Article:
One thing I had decided long before attending Sunday night's opener at Wrigley Field was that I was going to limit my intake of liquids. This is because last week, Cubs stadium operations chief Carl Rice had stated that the ballpark "will be down one men’s and women’s restrooms until late May. Work is underway to replace them with two new men’s and two new women’s restrooms. We have built a temporary lavatory solution in the concourse until the full complement of restrooms are completed."
Well. I didn't see any "temporary solution" -- all I noticed were signs indicating where future restrooms would be located. And I did wind up staying in my seat all game -- but from what I heard from many people Sunday night was that the restroom lines were little short of disastrous. Friends of mine returned from the restroom having missed two innings. Granted, with a full house you're going to wind up with some lines, but whatever those "temporary solutions" are, the Cubs need to come up with them -- soon. The crowd Sunday night is likely to be the largest in-the-house total until the bleachers reopen, especially with rainy weather coming later this week, but it's still not a good thing to realize you'll miss almost a third of the game heeding nature's call.
Monday morning, the Cubs apologized for the problems and said they will be adding portable facilities:
“We want to apologize to our fans for the inconvenience tonight,” Green said. “Moving forward, we plan to supplement the existing restrooms with additional portable units and will continue to monitor wait times.”Green said the ballpark restrooms were not able to handle guests during peak periods.“We have high standards for service and we missed the mark tonight,” Green said.
You can read more about the Wrigley restroom problems in this Deadspin article.
As was the case 27 years ago when lights were installed, the overwhelming thought I had when seeing the video board up close for the first time is, "About time." Yes, it's large -- but the 3,990-square-foot board doesn't overwhelm the ballpark as much as might have been feared. The Cubs have placed green backgrounds on most of the informational screens that stay up during play; the green is a pretty close match to the green of the scoreboard in center field. It'll look closer during day games, as the brightness of the board makes it look far brighter than the center-field board, which has just a few lights illuminating it.
I do have one complaint about something that I thought was going to be rectified with the new boards, including the ribbon boards on the left- and right-field facades.
So fans now have a huge video board in left field and the new ribbon boards, and we are getting less information than we had before with just the LED board in right field.
There was no place on any of the boards that showed "hit," "error," or "passed ball," all of which occurred during this game. Not on the left-field board, not on the ribbon boards, not on the LED board behind the vacant left-field bleachers, I looked at all of them. I had to consult Gameday on my phone for this information. This is not an improvement. Further, although pitch speed is prominently displayed on the video board, my seat location in section 202 is at kind of an oblique angle, it's difficult to read from much of the left-field corner (and will be nearly impossible to see from the left-field bleachers when they reopen).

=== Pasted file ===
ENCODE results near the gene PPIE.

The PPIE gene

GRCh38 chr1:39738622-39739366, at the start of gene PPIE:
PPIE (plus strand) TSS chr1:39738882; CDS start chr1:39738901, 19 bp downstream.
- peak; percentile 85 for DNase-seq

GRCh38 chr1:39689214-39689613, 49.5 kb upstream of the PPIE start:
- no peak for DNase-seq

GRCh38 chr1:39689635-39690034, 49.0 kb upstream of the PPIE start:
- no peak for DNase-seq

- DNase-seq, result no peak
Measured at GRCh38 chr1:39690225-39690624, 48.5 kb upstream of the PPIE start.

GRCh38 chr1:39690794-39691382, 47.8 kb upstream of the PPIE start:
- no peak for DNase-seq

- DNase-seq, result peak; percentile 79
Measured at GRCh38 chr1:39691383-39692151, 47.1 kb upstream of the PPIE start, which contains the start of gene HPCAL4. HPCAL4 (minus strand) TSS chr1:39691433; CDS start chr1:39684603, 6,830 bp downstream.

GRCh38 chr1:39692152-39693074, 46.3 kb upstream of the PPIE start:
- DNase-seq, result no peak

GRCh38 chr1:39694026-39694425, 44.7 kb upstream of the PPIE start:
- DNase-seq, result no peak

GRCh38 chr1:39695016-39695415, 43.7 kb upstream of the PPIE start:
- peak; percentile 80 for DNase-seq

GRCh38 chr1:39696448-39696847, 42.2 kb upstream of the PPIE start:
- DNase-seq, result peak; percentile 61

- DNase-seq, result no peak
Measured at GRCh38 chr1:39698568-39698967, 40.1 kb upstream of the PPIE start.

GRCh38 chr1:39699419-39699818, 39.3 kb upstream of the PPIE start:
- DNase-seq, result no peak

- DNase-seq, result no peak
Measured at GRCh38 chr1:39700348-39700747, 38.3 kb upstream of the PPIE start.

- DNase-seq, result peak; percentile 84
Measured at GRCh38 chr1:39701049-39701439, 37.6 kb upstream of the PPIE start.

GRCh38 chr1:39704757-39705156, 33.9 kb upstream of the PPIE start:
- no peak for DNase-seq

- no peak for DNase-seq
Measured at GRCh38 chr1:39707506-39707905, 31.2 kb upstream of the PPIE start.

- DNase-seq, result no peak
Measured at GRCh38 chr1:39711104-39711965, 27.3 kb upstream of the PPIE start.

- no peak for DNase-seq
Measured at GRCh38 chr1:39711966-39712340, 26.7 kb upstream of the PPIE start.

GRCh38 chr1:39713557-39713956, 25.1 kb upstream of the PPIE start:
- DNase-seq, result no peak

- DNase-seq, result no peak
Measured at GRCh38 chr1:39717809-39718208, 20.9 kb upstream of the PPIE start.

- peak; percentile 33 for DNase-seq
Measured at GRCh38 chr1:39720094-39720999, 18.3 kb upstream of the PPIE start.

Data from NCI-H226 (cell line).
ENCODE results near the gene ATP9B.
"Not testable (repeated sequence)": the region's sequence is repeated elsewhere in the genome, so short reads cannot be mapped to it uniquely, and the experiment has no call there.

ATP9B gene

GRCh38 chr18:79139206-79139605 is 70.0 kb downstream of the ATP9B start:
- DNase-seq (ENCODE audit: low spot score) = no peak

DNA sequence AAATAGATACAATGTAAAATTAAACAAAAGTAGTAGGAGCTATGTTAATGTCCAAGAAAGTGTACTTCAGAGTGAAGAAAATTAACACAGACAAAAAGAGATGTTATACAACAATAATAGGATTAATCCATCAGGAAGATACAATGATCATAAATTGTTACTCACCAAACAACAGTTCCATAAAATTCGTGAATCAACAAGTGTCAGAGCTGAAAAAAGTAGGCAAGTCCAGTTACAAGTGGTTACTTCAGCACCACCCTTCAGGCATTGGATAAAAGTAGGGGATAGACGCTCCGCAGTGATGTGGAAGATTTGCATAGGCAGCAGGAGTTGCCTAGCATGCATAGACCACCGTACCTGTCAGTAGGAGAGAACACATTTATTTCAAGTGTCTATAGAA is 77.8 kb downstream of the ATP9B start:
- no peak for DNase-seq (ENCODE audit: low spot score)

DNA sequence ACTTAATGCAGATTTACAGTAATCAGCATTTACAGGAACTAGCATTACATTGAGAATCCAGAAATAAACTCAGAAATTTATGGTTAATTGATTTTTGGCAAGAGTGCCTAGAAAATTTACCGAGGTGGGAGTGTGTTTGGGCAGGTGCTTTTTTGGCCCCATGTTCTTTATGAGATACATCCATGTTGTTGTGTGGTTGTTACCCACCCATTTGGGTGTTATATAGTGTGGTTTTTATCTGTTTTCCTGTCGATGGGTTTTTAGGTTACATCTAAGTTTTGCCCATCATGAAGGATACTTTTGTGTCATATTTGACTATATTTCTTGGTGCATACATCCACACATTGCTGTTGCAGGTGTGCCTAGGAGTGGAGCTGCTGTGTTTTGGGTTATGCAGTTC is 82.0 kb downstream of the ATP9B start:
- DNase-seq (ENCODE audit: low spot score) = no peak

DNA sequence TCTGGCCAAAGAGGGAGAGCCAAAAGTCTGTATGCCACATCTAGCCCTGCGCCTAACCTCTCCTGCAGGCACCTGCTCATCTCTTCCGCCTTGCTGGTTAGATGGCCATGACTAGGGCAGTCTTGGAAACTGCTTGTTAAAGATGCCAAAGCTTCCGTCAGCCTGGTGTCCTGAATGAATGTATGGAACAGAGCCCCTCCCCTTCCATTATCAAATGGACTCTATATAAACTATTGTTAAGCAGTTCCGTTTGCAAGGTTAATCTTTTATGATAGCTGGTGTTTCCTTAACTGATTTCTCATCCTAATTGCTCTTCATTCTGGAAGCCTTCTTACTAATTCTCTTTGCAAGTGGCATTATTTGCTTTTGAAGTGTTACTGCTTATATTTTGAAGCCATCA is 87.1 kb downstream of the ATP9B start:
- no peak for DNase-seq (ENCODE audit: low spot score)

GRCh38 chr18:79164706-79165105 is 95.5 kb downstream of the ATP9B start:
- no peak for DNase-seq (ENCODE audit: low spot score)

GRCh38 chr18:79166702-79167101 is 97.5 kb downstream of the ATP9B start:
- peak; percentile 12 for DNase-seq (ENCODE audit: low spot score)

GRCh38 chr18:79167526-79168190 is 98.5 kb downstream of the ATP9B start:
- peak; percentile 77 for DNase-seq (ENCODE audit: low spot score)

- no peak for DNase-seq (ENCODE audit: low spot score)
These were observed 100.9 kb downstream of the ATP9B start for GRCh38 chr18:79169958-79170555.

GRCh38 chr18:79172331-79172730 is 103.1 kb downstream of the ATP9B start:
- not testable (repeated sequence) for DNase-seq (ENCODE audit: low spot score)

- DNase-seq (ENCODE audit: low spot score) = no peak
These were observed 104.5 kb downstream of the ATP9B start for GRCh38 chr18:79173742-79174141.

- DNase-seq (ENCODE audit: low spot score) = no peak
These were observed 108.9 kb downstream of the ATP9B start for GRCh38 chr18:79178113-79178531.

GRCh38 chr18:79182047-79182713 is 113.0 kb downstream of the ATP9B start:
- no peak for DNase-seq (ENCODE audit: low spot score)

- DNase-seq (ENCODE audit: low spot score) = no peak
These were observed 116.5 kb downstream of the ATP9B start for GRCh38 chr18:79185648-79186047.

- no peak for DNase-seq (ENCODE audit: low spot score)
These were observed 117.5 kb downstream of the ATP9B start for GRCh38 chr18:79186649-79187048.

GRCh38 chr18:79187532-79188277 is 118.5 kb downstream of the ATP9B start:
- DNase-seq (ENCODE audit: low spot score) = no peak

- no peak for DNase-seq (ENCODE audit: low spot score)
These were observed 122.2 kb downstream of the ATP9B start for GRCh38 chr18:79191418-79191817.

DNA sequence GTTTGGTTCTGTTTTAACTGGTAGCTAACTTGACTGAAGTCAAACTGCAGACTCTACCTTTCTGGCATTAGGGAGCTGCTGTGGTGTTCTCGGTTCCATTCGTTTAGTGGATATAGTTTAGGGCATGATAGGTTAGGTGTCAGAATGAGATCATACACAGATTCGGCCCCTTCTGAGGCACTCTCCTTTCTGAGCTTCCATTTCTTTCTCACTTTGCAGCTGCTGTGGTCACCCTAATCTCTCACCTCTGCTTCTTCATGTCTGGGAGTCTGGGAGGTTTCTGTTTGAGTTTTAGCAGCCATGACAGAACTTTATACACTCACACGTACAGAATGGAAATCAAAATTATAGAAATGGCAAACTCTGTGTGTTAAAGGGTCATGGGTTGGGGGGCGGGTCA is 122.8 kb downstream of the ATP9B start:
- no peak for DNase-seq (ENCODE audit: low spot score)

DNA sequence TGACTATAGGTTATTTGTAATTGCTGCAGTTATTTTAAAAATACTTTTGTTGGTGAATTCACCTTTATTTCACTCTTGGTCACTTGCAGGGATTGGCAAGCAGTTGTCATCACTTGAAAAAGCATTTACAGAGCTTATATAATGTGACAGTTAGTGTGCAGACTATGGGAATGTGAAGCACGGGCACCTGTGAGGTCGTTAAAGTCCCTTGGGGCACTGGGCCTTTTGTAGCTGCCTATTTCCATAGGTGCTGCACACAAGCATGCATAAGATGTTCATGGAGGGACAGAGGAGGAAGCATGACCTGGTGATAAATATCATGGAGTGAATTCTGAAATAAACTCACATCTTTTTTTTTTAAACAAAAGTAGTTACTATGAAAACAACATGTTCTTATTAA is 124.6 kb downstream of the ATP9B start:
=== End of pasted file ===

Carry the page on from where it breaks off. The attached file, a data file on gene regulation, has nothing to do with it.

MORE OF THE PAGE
This kind of information could be placed on the ribbon board, if they weren't so interested in using that for advertising instead of information. Here's what the right-field ribbon board looked like from my seat:
Apologies for the blurry look, but that's a long way from section 202. The point is, the green in the middle is information, the bright white on either side is advertising, and many of the ads are simply a single product name repeated over and over. I estimate the ad space here is at least two-thirds, and maybe three-quarters, of the entire area of the board.
Look, I get it. These boards are about revenue. But there's no point in putting them up if they are going to be solely about advertising. Couldn't they leave some space for a full R/H/E linescore? All they showed was the score -- and in numbers far too small to see across the field. In some half-innings they did drop the ads and just gave information, but again, some of it (particularly the "due up" hitter list) was far too small to read. Also, when they did have batter information, they showed BA/OBP/SLG for all hitters. This takes up a lot of room and the board had a lot of space between the three numbers, which were also too small. Maybe this is a work in progress, but I think it definitely needs tweaking.
Also, the little boards at the top of the upper deck showed only advertising or, occasionally, the matchup with team logos. Since we can see which teams are playing on the field, the latter is irrelevant. That would be a perfect place to show pitch speed -- readable from either side of the field -- with room for a sponsor. What a concept! They could sell the pitch-speed sponsorship all season.
Regarding advertising on the video board, of course there's plenty of it. Sponsor names show on the left side -- with lots of empty space. I suppose that's intentional, to set off the sponsor name, but couldn't they leave a bit of open space to show scoring plays?
You're probably interested in the mid-inning content, since that was likely not shown on ESPN. As had been stated earlier, they ran a number of team vignettes that were sponsored by various companies. They also had sponsored trivia games and the "ball under the hat" game -- both of those had run previously on the former message board under the main scoreboard, which has now been removed. Thus I don't see that as being any sort of new content -- it's just in a different place, and bigger.